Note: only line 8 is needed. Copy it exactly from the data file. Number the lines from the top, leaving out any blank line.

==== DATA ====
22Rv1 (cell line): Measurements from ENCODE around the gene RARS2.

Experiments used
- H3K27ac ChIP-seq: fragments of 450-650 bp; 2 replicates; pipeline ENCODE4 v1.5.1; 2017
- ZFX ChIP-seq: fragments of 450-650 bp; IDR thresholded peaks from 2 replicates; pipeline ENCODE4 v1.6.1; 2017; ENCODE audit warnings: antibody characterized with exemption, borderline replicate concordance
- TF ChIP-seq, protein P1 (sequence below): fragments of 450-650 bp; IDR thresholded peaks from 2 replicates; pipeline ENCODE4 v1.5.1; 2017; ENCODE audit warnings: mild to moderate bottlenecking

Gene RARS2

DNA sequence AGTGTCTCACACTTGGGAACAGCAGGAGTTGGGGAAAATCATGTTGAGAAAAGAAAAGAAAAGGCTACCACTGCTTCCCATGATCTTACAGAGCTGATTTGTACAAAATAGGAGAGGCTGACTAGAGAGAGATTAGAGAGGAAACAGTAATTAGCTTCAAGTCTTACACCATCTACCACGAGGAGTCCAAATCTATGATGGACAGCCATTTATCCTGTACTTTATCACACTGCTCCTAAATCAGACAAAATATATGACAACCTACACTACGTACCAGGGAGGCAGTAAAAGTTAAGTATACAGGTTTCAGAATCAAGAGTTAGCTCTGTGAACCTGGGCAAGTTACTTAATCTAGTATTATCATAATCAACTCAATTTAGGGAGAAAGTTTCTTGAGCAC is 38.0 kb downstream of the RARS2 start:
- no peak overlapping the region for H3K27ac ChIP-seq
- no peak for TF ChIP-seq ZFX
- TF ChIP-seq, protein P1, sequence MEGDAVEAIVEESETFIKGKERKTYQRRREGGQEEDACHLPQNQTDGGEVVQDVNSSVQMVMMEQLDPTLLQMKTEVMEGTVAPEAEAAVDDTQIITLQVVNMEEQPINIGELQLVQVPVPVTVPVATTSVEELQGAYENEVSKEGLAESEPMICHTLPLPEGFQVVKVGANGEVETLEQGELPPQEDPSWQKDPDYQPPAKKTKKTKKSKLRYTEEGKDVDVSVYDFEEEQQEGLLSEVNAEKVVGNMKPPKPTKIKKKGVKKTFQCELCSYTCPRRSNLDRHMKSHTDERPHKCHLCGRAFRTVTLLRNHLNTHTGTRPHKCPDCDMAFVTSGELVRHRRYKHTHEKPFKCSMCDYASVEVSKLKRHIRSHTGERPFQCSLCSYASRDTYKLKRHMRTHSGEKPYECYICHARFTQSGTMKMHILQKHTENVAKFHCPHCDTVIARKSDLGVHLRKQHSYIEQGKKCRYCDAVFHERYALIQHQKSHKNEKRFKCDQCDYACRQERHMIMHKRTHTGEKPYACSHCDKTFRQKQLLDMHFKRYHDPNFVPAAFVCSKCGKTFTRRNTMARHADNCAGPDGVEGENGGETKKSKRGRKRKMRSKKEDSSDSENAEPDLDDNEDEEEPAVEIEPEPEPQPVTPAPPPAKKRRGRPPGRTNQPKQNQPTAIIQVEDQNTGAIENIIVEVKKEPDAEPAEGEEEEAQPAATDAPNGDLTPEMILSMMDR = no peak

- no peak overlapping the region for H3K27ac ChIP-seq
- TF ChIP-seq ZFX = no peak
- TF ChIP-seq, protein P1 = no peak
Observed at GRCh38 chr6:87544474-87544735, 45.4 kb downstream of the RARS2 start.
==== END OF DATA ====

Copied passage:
- no peak overlapping the region for H3K27ac ChIP-seq